Debates over introducing Bt brinjal, the first genetically modified food crop in India, might have taken a different turn if the government had taken note of studies by one of its own R&D bodies, the Indian Council of Agricultural Research, showing that indigenous methods of controlling the notorious fruit and shoot borer can be as effective, cheaper and more environment friendly than using chemical pesticide.
Controlling damage by the fruit and shoot borer to brinjal -- the second-most important vegetable grown in India along with onion and tomato -- and reducing the use of harmful chemical pesticide have been cited as the main benefits of Bt brinjal.
Yet, two methods tested and cross-validated under ICAR auspices over a two- or three-year period suggest that there are low-cost indigenous alternatives to chemical pesticides with comparable yields and returns that could alter perspectives on the need for a genetically modified alternative.
These techniques, which are several decades old, involve either spraying the crop with tobacco-soaked water or applying a compost of cow dung and urine with seeds and leaves of the kochila tree. Yet, scientists who conducted the validation studies confirm that neither method is widely used any longer.
The findings appeared in a wider study that ICAR started in 2000. They are part of a wider "mission mode" project on collecting indigenous technical knowledge under the National Agriculture Technology Project.
The fruit and shoot borer is the single-largest cause of brinjal crop damage, estimated to cause yield losses of 60 to 70 per cent, often forcing consumers to buy insect-damaged and -infested fruit or those with high pesticide residues. The experiments under the NATP umbrella compared brinjal grown using indigenous and chemical pesticides.
The initial experiments with tobacco-soaked soap water were conducted in two villages in Nawada district in Bihar, the country's fourth-largest brinjal producer, by the departments of agronomy and extension education in Birsa Agricultural University, Ranchi.
The technique, which has been in use in this area for 30 years, involves soaking tobacco in water overnight, mixing it with soap or detergent and spraying a strong solution on the plants. One seedbed of brinjal was given five sprays of endosulphan, the most commonly used pesticide to control the fruit and shoot borer, and the other a similar number of sprays of tobacco-soaked water.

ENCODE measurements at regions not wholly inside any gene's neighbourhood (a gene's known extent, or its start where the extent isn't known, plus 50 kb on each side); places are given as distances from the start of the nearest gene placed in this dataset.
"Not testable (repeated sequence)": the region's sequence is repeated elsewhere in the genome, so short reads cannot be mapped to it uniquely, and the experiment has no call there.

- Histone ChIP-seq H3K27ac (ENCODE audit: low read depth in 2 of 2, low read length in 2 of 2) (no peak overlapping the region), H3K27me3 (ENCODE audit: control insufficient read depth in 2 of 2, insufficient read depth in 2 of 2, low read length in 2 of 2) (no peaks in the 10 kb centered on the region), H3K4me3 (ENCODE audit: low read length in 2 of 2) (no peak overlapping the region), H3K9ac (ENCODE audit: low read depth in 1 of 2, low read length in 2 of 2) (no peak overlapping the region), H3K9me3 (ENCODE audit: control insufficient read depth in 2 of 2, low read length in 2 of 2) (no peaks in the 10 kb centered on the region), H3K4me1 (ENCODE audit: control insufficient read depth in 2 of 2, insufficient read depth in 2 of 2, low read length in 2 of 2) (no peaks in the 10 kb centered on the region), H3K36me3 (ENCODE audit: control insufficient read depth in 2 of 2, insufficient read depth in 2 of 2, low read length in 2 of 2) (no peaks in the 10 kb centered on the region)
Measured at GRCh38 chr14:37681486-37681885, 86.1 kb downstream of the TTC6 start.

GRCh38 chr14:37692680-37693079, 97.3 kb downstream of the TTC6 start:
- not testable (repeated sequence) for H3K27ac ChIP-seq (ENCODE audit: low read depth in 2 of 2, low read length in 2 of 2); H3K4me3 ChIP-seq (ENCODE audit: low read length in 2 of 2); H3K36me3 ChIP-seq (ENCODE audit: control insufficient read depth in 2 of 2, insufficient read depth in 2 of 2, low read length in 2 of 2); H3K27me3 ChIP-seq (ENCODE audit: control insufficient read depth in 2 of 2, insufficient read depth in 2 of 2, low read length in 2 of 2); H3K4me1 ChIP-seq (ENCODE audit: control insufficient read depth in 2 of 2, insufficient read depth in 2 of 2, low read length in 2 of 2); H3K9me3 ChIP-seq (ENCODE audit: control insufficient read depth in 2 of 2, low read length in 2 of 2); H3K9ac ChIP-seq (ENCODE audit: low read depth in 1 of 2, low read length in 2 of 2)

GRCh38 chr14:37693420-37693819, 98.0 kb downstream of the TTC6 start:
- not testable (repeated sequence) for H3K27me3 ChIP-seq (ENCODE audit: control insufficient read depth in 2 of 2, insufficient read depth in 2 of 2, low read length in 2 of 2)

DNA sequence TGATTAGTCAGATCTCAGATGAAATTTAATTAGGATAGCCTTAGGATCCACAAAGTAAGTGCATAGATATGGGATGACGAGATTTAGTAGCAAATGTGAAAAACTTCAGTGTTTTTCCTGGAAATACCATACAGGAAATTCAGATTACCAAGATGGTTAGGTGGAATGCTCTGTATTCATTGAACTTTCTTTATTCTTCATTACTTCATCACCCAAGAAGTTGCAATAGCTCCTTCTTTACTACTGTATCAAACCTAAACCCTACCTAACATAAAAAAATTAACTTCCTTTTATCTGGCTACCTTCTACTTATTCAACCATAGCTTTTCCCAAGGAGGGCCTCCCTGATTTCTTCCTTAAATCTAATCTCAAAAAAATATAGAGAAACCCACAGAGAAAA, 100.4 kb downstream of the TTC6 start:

The results were tabulated on seven parameters that showed that the indigenous solution was as effective as the chemical one. The experiment also showed that the yield per hectare did not vary significantly: 354 quintal per hectare (q/h) for crops treated with tobacco-soaked water and 365 q/h for crops sprayed with endosulphan. Net returns were also roughly similar: Rs 135,906 and Rs 139,886 per hectare for crops sprayed with indigenous and chemical pesticide respectively.
Cross-validation studies in three other villages in the same district between 2002 and 2004 came to similar conclusions. "Both tobacco-soaked water and endosulphan are equally good at controlling fruit and shoot borer in brinjal and economically viable for production," the study said.
Significantly, however, the study also pointed out that, "The farmers informed that tobacco stalk was easily available at cheaper rate in the market (sic). It is eco-friendly and has no side effects either on soil or human health. In most of the houses, people use tobacco for chewing purpose and the waste product is utilised in controlling the insect pest in brinjal. Hence, (there was) no additional monetary involvement."
Dr K D Kokate, deputy director general (agricultural extension), ICAR, said technology validated by ICAR-affiliated universities are eligible to be disseminated through its extension network. He did not, however, reply to an email asking why this was not being done for these technologies.
Either way, as the Centre for Indian Knowledge Systems said in a memorandum to Jairam Ramesh, "The experts involved in the process (of evaluating Bt brinjal) have not given due consideration to indigenous technical knowledge that is available on this subject." Indeed, the multi-location field trials for Bt brinjal were compared against non-Bt counterparts sprayed with chemical pesticide simply because this is the method most widely used by farmers.
Those trials showed that the genetically modified version reported 98 per cent insect mortality in the shoots and 100 per cent in the fruit, significantly higher than the non-Bt versions. In addition, productivity and marketable yield were 30 and 24 per cent higher, respectively.
Some scientists opposing Bt brinjal, however, argue that technology that focused on killing insect pests is not sustainable because insects constantly evolve and eventually develop immunity to prophylactic measures, whether pesticide or GM varieties. "You have to consider that all insects came before humans and will outlive us. So when humans invent something effective against pests, it remains effective for a very short time," said Professor P C Kesavan of the M S Swaminathan Research Foundation.
He is among a growing band of scientists who argue for an integrated pest management system that combines multiple solutions to balance economic interests and ecological concerns. Many of these solutions are available in the Indian system.
Kesavan points, for instance, to a variety of brinjal grown in Karnataka that is immune to the fruit and shoot borer and suggests that it would be worth exploring the use of such genes "within the family" to develop pest-resistant varieties. MSSRF is also exploring using bio-pesticides such as cultivating a variety of wasps that are natural enemies of the fruit and shoot borer.The Genetic Engineering Appraisal Committee is scheduled to meet on April 28 to discuss the next steps in subjecting Bt brinjal to further tests, but clearly the debate is far from over.